The depth of the cut was set to 1/4" as the deck hatch is only 1 inch thick. The cut was then made.


Next, we wanted to cut the exterior of the hatch. This required that the stabilizing blocks be moved to the inside of the hatch. The leftover wood from the inside cut was conveniently used to make placement of these blocks easier. The router jig was adjusted to the outer dimension and the outer edge was cut. During this process the router bit broke and my heart skipped a beat. But all was well, and after replacing the bit and resetting the depth, we continued on and completed the cut.




At this point the hatch was removed from the plywood. We had intended to cut a rabbet on the inside edge on the opposite side (the topside) to receive the smoked polycarbonate plastic. I am planning on purchasing 3/16" thick material for this, but since we didn't have it available, and because I wanted this cut to be exact, we elected to not perform this step. I will do this in the future when I have the plastic.

The remaining task was to bevel the topside to give the hatch a more pleasing profile. It would be beveled 10 degrees down and approximately 320 degrees around the hatch with the remaining  40 degrees left square in profile. This area is where the deck hinge will eventually be mounted.

But how to cut this bevel. At first we considered the router, but realized quickly that it wouldn't work. I had considered, prior to Skip's offer of help, using my table saw to cut the bevel by fashioning a rotating jig and holding the hatch at an angle to the rotating blade.

Skip suggested we do something similar but angle the blade instead. After scratching our heads for awhile we came up with a jig that rotated the hatch vertically on a  fence with the blade angled outwards 10 degrees. In order to make this work, we had to start the blade spinning and then gradually raise it up in small increments with the hatch in place. We would then rotate the part in the jig to cut the bevel. In order to stop cutting before we reached the area that was not to be beveled, marks were drawn on the hatch which we would stop at as we rotated the hatch.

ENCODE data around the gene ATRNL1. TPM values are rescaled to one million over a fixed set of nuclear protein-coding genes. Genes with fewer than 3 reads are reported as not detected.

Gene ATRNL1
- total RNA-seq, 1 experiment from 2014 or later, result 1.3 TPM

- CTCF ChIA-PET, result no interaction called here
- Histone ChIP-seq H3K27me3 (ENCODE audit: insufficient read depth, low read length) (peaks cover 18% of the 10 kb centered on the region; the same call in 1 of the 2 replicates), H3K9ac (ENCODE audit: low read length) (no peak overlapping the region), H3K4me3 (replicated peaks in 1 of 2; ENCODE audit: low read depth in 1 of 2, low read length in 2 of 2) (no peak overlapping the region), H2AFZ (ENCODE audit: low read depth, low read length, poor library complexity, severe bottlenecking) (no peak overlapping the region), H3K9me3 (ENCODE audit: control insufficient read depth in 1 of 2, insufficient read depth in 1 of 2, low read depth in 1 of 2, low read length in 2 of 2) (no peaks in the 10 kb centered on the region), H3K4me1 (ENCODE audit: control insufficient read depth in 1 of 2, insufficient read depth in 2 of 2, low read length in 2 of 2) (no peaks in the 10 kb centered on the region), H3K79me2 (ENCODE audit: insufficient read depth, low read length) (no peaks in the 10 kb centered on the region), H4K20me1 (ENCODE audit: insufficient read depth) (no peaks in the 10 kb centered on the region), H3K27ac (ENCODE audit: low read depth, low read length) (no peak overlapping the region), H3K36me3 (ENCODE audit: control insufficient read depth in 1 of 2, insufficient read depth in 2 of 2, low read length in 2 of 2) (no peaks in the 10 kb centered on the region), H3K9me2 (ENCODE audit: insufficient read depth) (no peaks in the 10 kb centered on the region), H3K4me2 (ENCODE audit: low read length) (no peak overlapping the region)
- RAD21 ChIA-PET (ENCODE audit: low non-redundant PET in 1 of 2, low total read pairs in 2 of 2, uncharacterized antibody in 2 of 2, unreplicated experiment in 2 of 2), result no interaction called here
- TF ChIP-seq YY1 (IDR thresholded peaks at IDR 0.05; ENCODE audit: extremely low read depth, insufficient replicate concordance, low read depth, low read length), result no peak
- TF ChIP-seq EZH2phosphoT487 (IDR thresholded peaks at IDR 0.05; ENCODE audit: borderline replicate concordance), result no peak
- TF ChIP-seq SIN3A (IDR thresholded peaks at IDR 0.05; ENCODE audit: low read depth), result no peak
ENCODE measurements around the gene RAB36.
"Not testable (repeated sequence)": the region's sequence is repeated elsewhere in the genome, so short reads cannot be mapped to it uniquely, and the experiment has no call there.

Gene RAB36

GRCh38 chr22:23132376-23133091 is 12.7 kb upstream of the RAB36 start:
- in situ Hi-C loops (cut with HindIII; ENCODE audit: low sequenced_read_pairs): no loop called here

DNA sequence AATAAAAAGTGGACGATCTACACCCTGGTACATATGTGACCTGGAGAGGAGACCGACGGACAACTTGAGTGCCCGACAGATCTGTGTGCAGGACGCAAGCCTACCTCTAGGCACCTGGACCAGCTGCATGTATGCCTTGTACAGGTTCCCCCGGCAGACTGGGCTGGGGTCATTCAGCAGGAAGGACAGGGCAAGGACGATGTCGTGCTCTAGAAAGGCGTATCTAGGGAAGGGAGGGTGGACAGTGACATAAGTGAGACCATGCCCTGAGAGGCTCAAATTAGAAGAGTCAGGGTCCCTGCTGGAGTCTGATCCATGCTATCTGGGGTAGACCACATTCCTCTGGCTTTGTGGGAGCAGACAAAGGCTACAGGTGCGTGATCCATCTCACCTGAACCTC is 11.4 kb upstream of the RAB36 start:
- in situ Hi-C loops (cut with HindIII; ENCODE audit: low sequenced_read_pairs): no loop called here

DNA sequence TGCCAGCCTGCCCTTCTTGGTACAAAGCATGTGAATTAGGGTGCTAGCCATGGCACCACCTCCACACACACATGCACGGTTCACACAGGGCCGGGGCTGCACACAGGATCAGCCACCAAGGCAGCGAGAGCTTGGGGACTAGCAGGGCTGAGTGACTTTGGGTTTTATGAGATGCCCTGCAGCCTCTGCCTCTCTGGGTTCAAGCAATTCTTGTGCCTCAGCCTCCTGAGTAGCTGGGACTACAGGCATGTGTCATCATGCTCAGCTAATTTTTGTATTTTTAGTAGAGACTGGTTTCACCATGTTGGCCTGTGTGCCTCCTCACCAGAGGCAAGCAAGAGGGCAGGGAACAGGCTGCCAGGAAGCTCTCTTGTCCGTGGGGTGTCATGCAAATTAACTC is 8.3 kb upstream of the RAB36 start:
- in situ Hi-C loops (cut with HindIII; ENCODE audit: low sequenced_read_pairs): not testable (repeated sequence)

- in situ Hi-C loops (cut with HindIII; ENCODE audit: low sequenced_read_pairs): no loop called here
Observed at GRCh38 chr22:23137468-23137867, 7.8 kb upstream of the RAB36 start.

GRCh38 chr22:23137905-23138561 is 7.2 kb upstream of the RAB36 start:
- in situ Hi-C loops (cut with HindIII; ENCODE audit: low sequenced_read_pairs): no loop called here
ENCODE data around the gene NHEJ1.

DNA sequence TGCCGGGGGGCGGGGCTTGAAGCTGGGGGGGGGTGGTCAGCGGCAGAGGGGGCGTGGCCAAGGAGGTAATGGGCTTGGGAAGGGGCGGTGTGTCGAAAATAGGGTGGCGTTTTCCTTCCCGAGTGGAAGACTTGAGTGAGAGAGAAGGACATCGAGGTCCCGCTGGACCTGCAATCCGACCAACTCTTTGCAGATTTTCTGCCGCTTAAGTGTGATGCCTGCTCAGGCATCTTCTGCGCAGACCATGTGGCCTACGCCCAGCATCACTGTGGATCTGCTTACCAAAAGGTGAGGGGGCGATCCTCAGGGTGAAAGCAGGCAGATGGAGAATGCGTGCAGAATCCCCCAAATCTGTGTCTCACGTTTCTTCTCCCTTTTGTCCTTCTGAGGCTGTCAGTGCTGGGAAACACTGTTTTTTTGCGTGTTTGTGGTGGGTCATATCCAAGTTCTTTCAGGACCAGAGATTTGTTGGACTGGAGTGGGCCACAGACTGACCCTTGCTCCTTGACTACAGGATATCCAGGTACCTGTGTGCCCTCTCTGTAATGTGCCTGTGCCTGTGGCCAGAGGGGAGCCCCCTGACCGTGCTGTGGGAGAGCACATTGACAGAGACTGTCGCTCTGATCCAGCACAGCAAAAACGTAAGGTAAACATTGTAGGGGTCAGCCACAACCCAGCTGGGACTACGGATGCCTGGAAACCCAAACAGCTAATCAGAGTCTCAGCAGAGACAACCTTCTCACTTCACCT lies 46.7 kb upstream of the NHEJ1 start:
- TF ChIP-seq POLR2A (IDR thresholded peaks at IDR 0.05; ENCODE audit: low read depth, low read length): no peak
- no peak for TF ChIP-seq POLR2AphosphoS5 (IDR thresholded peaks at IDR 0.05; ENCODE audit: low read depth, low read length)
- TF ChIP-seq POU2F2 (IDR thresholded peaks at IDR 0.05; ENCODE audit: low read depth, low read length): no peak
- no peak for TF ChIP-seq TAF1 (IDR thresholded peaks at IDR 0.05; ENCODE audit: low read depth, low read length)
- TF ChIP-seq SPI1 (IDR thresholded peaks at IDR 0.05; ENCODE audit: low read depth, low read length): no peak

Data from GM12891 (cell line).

It was a bit dangerous and potentially could have ruined the part, but by taking our time and coordinating our efforts, we got through it with no damage to us or the part. The bevel had slight steps from where we raised the blade each time, but these are small enough that sanding will take them out. Where the bevel transitions into the non beveled area, we had to stop short on both sides of that area, so it will be necessary to manually clean the remaining wood out and clean up the bevel. But this is a small amount of work and the bevel turned out good. There will also be some additional edge rounding and cleanup required.


The plan is to return to this sometime down the road when I get closer to needing it. I want to figure out a way to create a slight dome on the smoked polycarbonate insert, rather than have it go straight across the top of the hatch. I have some ideas on this that I am going to look into at that time.

However, I just had to see what this was going to look like on the boat. And since I still had to finish assembling the center deck structure, I could do that and get a look see at the same time.



The only assembly work done on the deck structure was to epoxy the cross brace behind the hatch ring into place between the two fore and aft members. The hatch ring will not be installed until after the deck is in place in order to facilitate cutting the opening in the deck for the ring to pass through. The deck structure will also be left off for now while I continue work in the forward area of the boat.

One other accomplishment during this time was to work out the design for the bow compartment bulkhead hatch door and other decorations. These were mocked up and various ideas tried out. In order to do this work properly, I determined that I am going to need to do some upgrades to my table saw and acquire a router table.

With space in my garage being at a premium, the time had come to make some changes in the layout of the garage. The plan is to replace a shelf with a rolling cart that doubles as a mixing station for epoxy. The shelf is going away and the tool boxes will be rearranged together at the right of the work bench. Other items in the garage are going into storage. The workbench will become the place that I set any new power tools I need.

While this arrangement is not ideal, given that I hope to move sometime in the next six months and the fact that I have alternatives to the bench that I can use, I feel this is an acceptable solution. It does require, however, that I build the movable mixing cart, which I have started on.

This cart construction,  the moving of items to storage, and making upgrades to the table saw will require some time. So boat construction will be suspended for a little while. Hopefully not too long, and I may still sneak in a little work here and there.

Until next time, take care.